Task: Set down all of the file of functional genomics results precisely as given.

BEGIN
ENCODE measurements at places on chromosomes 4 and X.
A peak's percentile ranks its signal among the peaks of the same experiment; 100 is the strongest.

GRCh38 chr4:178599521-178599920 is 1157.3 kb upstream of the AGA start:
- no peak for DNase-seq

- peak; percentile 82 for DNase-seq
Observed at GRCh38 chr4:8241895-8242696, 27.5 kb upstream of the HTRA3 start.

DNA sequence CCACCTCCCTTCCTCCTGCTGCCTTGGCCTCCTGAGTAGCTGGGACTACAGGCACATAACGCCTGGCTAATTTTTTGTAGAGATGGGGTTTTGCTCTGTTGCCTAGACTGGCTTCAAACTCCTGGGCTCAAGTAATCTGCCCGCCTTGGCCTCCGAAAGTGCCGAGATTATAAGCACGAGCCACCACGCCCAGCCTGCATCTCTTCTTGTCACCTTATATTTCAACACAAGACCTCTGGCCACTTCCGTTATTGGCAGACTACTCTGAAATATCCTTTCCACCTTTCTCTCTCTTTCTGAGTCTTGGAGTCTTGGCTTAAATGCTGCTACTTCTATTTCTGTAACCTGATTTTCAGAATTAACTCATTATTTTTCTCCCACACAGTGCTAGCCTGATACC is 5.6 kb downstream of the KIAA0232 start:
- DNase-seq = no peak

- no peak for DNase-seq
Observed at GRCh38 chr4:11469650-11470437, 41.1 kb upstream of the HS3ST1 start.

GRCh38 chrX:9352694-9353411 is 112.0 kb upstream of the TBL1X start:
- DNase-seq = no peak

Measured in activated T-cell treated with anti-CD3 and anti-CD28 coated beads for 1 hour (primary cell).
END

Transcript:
ENCODE measurements at places on chromosomes 4 and X.
A peak's percentile ranks its signal among the peaks of the same experiment; 100 is the strongest.

GRCh38 chr4:178599521-178599920 is 1157.3 kb upstream of the AGA start:
- no peak for DNase-seq

- peak; percentile 82 for DNase-seq
Observed at GRCh38 chr4:8241895-8242696, 27.5 kb upstream of the HTRA3 start.

DNA sequence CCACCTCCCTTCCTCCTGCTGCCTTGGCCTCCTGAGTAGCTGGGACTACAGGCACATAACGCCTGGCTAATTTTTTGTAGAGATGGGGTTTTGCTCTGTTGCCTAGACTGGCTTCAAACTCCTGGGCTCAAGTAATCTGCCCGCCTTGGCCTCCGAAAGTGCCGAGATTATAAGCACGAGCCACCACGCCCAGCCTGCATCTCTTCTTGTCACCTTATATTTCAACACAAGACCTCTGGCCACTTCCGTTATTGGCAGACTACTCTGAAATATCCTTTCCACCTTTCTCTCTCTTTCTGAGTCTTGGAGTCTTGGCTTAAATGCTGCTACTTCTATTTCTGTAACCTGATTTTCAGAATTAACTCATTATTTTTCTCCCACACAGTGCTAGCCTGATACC is 5.6 kb downstream of the KIAA0232 start:
- DNase-seq = no peak

- no peak for DNase-seq
Observed at GRCh38 chr4:11469650-11470437, 41.1 kb upstream of the HS3ST1 start.

GRCh38 chrX:9352694-9353411 is 112.0 kb upstream of the TBL1X start:
- DNase-seq = no peak

Measured in activated T-cell treated with anti-CD3 and anti-CD28 coated beads for 1 hour (primary cell).